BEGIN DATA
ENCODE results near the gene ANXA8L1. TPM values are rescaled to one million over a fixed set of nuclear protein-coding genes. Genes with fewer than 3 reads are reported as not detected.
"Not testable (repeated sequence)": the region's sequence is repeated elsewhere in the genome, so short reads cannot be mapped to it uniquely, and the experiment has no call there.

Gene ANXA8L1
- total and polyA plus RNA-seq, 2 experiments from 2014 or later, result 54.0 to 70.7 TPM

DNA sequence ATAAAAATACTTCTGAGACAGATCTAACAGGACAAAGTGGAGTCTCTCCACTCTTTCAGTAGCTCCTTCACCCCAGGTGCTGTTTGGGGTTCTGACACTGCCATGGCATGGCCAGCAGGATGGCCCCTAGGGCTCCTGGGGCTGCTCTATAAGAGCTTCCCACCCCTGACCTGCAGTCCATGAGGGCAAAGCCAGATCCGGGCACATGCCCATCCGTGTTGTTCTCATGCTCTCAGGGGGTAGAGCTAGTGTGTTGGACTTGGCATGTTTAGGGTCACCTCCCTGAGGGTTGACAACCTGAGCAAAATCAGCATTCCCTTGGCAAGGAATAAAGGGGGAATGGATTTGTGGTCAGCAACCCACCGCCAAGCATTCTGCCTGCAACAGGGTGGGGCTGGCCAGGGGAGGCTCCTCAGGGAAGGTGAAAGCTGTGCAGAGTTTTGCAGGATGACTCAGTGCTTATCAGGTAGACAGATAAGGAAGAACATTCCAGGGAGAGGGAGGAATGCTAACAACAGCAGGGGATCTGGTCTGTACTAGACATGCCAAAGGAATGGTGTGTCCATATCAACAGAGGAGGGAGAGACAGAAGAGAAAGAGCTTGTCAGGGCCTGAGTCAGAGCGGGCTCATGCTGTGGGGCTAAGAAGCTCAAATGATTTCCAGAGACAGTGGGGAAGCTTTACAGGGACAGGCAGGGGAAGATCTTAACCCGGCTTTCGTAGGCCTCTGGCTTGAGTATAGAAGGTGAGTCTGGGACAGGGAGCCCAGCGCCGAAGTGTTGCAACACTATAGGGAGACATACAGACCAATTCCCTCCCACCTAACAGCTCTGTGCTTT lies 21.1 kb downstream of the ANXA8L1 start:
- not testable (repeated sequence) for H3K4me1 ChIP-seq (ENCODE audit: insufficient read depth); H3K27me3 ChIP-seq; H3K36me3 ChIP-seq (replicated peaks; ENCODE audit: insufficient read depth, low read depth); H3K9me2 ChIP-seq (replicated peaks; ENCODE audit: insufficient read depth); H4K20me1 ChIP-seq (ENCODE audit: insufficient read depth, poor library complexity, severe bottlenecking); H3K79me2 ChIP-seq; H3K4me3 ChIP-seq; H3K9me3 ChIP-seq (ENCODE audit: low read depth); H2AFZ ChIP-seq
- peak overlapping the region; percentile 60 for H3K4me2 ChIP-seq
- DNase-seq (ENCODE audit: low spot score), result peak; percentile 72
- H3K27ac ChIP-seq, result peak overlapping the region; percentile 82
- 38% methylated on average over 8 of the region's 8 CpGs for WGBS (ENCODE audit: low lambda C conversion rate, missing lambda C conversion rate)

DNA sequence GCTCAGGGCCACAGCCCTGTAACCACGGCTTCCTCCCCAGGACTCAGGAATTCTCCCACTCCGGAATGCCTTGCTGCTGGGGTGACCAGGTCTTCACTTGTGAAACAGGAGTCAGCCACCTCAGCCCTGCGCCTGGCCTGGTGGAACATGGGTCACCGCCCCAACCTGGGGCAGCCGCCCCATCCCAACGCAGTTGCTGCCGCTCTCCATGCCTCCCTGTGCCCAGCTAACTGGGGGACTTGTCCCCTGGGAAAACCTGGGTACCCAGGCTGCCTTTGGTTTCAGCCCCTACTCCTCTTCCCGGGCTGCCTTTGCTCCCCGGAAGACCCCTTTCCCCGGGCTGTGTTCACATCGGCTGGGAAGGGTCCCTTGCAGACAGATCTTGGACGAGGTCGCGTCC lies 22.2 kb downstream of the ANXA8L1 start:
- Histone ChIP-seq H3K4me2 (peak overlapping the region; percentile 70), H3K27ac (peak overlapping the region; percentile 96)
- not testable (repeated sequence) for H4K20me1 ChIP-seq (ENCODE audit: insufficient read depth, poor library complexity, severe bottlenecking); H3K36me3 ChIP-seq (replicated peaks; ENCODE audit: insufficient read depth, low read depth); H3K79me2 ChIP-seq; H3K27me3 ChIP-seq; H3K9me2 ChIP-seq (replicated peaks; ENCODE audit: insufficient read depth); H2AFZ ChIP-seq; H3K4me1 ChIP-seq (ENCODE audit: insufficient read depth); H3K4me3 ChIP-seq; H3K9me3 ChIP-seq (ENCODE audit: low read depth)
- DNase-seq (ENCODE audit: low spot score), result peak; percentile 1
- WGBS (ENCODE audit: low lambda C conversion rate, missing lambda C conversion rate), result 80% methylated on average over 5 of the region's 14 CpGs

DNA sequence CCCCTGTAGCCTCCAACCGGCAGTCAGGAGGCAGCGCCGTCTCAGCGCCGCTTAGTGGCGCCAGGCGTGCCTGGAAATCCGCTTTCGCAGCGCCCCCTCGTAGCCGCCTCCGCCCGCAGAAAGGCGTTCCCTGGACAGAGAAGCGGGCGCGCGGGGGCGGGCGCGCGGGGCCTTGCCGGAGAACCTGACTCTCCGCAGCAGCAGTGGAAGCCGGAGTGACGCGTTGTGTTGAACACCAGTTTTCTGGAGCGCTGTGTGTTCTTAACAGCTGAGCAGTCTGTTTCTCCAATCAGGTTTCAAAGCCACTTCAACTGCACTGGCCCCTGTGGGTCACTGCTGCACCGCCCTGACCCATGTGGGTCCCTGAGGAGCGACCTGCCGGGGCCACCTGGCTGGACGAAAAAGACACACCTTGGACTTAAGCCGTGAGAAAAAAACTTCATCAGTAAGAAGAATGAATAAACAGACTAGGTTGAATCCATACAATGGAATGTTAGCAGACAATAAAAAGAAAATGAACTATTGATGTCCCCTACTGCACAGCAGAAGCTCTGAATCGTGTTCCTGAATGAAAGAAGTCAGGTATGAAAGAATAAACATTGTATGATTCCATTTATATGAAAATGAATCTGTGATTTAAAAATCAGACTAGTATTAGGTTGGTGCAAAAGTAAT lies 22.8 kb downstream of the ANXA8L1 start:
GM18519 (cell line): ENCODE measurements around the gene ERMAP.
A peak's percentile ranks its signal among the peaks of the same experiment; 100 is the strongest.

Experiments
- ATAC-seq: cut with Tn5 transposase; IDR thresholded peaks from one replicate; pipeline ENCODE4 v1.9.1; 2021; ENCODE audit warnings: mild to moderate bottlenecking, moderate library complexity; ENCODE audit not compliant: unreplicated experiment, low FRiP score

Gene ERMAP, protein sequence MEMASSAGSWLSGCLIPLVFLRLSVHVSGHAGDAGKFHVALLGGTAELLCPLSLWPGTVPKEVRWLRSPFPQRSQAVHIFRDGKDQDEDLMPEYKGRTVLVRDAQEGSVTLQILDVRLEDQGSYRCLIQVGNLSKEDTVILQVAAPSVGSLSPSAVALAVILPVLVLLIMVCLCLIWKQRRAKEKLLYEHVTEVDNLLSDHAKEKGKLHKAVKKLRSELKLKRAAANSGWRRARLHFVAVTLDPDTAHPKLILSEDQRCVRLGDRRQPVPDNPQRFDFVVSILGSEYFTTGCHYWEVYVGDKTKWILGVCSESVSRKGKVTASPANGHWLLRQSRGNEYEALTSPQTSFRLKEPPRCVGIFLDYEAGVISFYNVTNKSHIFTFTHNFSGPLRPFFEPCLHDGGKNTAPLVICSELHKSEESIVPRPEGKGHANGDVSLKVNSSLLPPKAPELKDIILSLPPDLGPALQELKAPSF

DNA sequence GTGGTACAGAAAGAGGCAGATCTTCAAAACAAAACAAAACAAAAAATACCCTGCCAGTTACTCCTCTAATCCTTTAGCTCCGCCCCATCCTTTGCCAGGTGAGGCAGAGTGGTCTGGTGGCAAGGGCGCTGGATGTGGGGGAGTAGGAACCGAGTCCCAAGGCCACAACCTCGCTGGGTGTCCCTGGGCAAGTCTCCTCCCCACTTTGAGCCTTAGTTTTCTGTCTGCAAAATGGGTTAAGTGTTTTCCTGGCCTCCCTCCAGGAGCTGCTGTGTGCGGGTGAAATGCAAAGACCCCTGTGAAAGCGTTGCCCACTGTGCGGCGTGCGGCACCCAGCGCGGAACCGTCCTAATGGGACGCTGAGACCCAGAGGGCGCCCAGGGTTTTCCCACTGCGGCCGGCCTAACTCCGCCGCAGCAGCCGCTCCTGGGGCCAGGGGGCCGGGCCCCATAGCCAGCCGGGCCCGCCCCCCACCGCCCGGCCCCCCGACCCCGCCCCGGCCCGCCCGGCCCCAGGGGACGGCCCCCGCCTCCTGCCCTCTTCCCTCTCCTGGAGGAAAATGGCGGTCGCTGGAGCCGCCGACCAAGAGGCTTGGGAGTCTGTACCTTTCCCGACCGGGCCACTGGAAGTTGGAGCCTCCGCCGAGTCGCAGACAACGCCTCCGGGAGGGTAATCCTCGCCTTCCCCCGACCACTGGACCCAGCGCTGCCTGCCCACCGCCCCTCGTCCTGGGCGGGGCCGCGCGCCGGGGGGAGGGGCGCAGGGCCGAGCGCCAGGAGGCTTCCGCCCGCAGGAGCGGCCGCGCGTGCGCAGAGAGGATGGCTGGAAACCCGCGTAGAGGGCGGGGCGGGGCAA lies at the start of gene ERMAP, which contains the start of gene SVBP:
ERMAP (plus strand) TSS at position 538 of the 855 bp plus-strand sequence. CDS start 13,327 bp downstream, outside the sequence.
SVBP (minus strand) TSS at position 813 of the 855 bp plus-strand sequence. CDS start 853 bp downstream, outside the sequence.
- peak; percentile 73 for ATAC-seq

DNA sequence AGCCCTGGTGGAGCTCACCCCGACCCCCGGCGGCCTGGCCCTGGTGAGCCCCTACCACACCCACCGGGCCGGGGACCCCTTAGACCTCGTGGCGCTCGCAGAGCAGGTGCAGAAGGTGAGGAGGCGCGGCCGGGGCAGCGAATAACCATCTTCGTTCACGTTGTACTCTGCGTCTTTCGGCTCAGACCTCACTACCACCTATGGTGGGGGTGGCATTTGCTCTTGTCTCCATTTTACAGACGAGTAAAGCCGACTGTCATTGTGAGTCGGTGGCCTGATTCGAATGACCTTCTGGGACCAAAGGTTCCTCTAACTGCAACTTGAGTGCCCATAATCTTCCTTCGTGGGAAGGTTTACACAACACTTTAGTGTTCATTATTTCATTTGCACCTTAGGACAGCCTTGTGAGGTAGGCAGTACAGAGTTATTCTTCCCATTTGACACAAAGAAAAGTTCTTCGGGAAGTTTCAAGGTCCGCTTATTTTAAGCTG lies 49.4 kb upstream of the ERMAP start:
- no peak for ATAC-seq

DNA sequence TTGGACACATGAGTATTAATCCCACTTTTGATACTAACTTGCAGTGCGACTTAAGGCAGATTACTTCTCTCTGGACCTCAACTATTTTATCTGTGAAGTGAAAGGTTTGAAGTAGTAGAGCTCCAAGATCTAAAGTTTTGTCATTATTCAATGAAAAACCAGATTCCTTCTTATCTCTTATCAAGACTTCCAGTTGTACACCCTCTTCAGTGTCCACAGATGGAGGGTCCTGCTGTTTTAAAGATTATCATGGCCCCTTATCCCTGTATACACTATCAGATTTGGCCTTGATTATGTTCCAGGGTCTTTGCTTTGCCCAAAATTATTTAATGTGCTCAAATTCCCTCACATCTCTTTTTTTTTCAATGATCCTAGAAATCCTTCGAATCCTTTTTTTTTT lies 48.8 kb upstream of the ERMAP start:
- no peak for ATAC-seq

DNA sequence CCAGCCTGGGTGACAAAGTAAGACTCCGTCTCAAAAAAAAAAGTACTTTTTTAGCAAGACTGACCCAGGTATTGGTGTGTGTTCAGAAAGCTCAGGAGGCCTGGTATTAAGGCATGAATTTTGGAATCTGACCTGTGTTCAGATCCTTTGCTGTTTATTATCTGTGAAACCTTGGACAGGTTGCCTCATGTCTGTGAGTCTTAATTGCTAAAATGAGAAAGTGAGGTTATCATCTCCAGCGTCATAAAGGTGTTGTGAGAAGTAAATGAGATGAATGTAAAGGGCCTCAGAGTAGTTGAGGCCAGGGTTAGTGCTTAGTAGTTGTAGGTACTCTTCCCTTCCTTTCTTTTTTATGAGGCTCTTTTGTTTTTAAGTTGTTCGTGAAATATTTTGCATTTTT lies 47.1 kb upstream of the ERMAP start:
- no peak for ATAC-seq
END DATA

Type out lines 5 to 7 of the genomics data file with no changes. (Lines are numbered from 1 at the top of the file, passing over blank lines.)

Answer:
DNA sequence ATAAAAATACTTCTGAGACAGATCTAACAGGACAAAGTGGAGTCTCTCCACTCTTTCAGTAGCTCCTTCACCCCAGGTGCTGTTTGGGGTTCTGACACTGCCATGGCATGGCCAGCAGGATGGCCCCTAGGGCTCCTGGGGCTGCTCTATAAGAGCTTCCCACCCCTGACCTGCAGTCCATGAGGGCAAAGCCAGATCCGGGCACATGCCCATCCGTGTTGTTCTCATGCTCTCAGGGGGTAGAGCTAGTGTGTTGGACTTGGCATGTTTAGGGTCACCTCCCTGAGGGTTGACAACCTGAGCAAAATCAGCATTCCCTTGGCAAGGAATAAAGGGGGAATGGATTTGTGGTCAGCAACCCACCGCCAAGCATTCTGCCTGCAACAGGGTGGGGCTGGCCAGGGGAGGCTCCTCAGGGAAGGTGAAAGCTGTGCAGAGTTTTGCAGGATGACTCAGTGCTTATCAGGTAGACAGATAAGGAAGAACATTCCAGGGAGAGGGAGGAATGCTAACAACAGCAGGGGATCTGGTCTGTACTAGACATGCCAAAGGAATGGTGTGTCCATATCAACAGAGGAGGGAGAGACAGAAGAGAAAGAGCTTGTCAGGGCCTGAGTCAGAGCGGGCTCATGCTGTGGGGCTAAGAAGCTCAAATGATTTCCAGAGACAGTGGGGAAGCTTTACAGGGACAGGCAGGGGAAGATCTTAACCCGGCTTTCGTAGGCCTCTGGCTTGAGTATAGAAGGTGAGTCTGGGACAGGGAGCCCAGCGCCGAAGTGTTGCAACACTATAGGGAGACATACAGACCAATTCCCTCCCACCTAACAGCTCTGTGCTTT lies 21.1 kb downstream of the ANXA8L1 start:
- not testable (repeated sequence) for H3K4me1 ChIP-seq (ENCODE audit: insufficient read depth); H3K27me3 ChIP-seq; H3K36me3 ChIP-seq (replicated peaks; ENCODE audit: insufficient read depth, low read depth); H3K9me2 ChIP-seq (replicated peaks; ENCODE audit: insufficient read depth); H4K20me1 ChIP-seq (ENCODE audit: insufficient read depth, poor library complexity, severe bottlenecking); H3K79me2 ChIP-seq; H3K4me3 ChIP-seq; H3K9me3 ChIP-seq (ENCODE audit: low read depth); H2AFZ ChIP-seq
- peak overlapping the region; percentile 60 for H3K4me2 ChIP-seq